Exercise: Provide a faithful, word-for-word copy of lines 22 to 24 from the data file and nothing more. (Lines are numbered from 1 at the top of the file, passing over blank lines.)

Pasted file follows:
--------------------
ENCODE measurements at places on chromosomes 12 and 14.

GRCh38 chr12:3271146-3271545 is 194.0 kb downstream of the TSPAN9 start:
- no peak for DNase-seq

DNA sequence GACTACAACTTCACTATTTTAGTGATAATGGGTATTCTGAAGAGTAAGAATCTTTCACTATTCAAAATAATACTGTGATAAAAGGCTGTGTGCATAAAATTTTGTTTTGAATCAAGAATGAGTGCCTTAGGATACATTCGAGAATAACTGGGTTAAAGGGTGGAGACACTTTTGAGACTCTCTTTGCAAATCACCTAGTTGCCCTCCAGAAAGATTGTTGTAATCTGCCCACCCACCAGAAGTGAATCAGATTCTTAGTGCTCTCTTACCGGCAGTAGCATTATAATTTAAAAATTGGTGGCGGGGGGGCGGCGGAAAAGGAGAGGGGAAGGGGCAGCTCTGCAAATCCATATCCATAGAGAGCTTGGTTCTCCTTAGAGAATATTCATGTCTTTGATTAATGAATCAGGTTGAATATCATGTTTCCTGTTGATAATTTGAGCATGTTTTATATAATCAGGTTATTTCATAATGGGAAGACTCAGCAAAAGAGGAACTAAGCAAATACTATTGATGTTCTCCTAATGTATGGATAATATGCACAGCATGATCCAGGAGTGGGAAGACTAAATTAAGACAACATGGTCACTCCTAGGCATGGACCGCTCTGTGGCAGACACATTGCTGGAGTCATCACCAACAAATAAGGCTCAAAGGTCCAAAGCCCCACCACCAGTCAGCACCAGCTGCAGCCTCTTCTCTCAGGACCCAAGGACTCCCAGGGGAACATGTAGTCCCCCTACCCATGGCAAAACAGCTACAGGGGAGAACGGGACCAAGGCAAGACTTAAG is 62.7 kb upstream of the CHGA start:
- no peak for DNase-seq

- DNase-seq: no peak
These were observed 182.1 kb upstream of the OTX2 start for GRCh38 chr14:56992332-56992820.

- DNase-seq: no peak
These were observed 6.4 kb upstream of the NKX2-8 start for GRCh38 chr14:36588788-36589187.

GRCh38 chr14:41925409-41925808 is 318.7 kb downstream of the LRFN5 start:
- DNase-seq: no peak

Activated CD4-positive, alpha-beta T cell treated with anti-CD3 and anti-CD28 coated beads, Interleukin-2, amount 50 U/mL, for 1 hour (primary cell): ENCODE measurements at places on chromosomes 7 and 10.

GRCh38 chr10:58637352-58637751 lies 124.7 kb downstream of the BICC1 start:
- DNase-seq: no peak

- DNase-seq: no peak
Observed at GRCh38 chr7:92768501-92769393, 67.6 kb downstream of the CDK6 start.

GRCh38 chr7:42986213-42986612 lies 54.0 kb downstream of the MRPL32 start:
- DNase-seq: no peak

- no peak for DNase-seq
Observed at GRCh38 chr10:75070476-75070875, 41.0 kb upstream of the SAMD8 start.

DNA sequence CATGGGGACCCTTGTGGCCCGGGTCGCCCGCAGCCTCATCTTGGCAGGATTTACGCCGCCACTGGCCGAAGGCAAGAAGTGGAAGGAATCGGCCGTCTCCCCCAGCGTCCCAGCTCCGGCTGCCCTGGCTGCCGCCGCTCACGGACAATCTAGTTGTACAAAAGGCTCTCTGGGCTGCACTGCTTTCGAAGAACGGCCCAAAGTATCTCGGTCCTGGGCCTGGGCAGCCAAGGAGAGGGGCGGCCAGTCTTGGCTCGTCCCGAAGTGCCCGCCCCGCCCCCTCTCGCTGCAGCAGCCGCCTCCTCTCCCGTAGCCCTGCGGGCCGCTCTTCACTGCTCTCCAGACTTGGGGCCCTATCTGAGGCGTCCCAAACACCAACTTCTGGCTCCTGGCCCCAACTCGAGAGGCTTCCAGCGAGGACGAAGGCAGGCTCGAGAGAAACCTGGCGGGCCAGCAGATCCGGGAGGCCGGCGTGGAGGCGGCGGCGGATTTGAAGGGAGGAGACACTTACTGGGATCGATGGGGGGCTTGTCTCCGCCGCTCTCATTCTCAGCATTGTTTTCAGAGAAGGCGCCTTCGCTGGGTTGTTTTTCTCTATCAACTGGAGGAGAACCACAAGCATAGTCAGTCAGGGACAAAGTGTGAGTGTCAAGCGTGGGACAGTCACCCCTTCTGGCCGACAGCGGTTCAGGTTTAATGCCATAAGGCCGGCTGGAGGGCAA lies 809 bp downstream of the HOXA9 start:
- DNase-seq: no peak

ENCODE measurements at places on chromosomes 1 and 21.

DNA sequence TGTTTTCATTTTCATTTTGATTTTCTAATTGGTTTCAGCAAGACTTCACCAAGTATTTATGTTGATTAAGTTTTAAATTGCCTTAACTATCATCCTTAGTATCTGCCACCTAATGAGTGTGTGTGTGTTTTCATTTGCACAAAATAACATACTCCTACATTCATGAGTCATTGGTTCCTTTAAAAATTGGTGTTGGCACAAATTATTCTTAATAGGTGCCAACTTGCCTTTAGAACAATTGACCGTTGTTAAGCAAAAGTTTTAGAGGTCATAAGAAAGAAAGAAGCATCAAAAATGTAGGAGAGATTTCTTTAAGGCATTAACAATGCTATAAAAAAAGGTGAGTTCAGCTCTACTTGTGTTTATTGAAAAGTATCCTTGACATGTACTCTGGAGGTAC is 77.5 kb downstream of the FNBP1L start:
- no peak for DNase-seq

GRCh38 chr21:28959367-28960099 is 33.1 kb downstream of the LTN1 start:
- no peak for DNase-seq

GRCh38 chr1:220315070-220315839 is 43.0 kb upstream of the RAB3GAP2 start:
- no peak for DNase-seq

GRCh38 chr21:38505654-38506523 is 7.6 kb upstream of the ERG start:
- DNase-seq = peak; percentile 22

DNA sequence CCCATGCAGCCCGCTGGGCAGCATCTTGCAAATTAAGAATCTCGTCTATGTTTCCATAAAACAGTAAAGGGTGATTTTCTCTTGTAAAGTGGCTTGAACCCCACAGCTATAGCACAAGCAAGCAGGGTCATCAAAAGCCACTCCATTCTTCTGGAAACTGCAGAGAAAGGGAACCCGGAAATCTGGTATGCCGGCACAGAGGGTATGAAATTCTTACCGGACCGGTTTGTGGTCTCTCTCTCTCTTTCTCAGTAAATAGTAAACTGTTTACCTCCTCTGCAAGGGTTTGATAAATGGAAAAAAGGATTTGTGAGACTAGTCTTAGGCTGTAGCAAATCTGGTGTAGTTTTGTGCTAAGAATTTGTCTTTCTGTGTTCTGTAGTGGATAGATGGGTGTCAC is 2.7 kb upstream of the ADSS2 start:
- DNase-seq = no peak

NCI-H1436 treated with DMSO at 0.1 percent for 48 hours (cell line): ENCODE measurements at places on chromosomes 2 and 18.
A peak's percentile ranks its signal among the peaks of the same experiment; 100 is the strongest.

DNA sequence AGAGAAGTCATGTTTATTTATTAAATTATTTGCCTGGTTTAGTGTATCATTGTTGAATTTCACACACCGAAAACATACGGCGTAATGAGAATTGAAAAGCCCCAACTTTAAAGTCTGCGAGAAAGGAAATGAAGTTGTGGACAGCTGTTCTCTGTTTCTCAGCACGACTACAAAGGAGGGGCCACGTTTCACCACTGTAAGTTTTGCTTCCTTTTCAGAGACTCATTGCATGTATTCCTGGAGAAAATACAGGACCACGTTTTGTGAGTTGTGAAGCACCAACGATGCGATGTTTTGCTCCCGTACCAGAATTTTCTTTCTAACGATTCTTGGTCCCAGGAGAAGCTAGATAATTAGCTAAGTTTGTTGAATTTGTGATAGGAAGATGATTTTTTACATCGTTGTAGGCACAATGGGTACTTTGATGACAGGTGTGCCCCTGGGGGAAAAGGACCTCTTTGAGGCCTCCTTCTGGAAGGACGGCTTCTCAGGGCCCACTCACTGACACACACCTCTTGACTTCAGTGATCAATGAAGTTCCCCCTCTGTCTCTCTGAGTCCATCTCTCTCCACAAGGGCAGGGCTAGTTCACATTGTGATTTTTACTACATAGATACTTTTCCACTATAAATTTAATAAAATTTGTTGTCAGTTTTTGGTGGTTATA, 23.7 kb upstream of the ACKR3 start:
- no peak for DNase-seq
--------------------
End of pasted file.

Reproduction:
- DNase-seq: no peak

ENCODE measurements at places on chromosomes 1 and 21.

DNA sequence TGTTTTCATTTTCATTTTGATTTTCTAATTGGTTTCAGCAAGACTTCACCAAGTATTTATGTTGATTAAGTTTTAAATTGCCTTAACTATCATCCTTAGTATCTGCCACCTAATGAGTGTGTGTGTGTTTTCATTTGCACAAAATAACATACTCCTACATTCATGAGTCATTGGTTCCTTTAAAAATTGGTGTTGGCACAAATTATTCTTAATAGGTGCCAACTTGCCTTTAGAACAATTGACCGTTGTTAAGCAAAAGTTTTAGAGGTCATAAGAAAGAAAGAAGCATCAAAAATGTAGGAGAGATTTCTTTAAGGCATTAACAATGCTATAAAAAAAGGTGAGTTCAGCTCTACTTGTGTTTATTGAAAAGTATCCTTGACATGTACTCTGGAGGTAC is 77.5 kb downstream of the FNBP1L start: